You know, it’s really nice to be able to go, but it’s vital to be able to stop! Be smart, take good care of your brakes. You’ll replace the pads and resurface the rotors as needed. Still, when your mechanic recommends that you get your brake system flushed, do you think you should you do it or save the cash?
This is one of those services you do need on a regular basis. Braking systems aren’t indestructible. Moisture gets in to the system. Parts, like the rubber in the valves in the master cylinder, calipers and wheel cylinders deteriorate. All the nasty little bits that flake off end up in your brake fluid. Plus, the fluid itself can get old and worn out. That leads to rust, which leads to more nasty bits in your brake fluid. All this adds up to a brake system with compromised effectiveness and decreased stopping power.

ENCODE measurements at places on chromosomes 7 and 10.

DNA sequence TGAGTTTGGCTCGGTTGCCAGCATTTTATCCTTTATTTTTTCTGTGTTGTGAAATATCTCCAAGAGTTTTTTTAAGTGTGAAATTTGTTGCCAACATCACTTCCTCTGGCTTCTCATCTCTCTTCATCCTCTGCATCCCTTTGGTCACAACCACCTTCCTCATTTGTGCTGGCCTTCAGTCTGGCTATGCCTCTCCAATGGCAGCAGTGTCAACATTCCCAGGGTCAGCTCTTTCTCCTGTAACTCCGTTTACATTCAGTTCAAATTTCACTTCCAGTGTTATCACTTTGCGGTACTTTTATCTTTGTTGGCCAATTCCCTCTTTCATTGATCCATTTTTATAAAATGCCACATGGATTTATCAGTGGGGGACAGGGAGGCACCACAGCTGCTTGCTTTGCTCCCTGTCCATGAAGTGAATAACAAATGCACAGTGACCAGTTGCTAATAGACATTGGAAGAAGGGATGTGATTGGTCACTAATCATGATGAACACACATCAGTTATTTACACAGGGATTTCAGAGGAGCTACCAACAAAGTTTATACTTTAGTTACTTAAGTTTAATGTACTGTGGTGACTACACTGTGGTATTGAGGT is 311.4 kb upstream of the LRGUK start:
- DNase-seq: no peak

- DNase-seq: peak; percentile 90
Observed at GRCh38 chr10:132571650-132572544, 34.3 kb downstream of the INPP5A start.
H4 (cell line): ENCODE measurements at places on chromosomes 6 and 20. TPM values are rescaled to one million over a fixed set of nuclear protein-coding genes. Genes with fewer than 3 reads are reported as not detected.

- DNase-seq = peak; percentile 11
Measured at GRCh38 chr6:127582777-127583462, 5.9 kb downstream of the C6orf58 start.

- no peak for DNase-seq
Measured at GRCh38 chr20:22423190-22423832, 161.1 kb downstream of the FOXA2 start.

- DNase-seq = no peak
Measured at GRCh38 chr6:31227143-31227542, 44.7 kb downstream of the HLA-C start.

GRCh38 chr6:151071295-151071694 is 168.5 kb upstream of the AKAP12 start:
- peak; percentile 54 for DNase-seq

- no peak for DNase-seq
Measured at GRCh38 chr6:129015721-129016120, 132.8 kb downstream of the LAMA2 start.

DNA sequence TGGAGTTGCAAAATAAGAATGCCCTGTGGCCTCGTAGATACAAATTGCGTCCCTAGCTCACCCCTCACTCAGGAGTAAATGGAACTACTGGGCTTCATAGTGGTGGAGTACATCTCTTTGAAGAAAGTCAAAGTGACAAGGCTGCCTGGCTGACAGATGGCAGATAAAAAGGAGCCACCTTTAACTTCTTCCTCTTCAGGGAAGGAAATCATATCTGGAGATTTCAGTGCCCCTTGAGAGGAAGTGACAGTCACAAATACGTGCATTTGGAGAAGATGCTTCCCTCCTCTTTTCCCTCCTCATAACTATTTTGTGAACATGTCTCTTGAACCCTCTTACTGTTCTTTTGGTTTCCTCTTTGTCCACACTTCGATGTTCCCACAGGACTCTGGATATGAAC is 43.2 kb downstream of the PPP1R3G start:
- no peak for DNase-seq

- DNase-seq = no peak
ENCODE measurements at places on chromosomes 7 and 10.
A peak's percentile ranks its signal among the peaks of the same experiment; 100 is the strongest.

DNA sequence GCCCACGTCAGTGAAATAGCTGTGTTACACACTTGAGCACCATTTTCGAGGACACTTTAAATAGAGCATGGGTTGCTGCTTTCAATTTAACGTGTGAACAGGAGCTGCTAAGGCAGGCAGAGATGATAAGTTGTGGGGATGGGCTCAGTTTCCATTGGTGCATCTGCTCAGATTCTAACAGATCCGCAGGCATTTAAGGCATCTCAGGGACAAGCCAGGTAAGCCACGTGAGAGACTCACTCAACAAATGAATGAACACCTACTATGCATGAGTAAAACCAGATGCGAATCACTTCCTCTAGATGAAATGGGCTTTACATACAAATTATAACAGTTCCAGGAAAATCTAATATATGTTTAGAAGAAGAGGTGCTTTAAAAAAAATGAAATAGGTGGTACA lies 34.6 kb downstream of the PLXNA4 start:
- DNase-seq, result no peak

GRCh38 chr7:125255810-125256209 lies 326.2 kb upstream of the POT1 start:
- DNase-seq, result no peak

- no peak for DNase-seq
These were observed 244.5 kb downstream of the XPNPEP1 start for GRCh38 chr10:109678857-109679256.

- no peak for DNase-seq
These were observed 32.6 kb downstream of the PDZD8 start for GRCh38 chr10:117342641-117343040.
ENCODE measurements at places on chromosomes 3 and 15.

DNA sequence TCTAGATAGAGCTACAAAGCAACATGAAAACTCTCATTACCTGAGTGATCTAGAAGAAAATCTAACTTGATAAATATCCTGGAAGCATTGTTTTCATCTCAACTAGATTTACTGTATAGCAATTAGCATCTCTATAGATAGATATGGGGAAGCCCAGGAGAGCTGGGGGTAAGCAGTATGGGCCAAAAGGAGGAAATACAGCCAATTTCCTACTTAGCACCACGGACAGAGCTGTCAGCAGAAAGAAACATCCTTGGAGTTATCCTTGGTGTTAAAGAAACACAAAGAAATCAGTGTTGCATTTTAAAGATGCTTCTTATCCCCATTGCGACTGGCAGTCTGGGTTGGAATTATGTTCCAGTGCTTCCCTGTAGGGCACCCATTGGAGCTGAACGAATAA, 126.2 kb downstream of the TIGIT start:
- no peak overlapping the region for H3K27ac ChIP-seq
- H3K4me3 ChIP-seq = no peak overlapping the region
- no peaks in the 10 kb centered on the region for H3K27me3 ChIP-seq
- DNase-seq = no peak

Think of it this way: You wouldn’t skip changing your car’s engine oil, right? It’s the lifeblood of your engine, and when it gets contaminated by impurities, you put the entire engine at risk. It’s the same with brake fluid only you’re gambling with more than the vehicle. Let the brake fluid get dirty or contaminated and you won’t be able to stop as well. So while it may not seem like a big deal when you’re standing at the service desk and the mechanic asks if you want him to flush your brakes, when you’re dealing with a panic stop on the Valley freeways it’ll seem a lot more important.
A good rule of thumb is to have your brakes flushed about every 30,000 miles (48,280 kilometers) or so. Brake flushing and bleeding the brakes are two different procedures. Brake flushing involves removing all the brake fluid from the system and getting all-new, clean fluid inside. Brake bleeding just means removing enough brake fluid to get air bubbles out of the brake lines. So, make sure you get your brakes flushed regularly.
This from your Local Mechanic, All Tune & Lube Total Car Care Tempe. Complete auto repair and maintenance.